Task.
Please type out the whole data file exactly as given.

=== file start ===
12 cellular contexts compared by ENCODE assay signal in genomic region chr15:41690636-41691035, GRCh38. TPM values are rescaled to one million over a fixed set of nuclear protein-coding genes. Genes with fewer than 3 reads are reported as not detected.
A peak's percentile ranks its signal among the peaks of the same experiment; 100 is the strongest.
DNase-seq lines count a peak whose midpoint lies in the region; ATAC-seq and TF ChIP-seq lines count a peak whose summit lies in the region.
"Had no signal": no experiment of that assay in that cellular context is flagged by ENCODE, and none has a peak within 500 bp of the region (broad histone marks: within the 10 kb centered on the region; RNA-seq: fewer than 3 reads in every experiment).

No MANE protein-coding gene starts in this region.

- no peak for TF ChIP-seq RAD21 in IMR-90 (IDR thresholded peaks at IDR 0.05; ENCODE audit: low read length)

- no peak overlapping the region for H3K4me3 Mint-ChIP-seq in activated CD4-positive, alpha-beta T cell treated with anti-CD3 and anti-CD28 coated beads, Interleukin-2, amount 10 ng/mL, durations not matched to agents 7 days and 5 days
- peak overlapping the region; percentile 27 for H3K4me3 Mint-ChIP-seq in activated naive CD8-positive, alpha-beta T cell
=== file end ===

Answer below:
12 cellular contexts compared by ENCODE assay signal in genomic region chr15:41690636-41691035, GRCh38. TPM values are rescaled to one million over a fixed set of nuclear protein-coding genes. Genes with fewer than 3 reads are reported as not detected.
A peak's percentile ranks its signal among the peaks of the same experiment; 100 is the strongest.
DNase-seq lines count a peak whose midpoint lies in the region; ATAC-seq and TF ChIP-seq lines count a peak whose summit lies in the region.
"Had no signal": no experiment of that assay in that cellular context is flagged by ENCODE, and none has a peak within 500 bp of the region (broad histone marks: within the 10 kb centered on the region; RNA-seq: fewer than 3 reads in every experiment).

No MANE protein-coding gene starts in this region.

- no peak for TF ChIP-seq RAD21 in IMR-90 (IDR thresholded peaks at IDR 0.05; ENCODE audit: low read length)

- no peak overlapping the region for H3K4me3 Mint-ChIP-seq in activated CD4-positive, alpha-beta T cell treated with anti-CD3 and anti-CD28 coated beads, Interleukin-2, amount 10 ng/mL, durations not matched to agents 7 days and 5 days
- peak overlapping the region; percentile 27 for H3K4me3 Mint-ChIP-seq in activated naive CD8-positive, alpha-beta T cell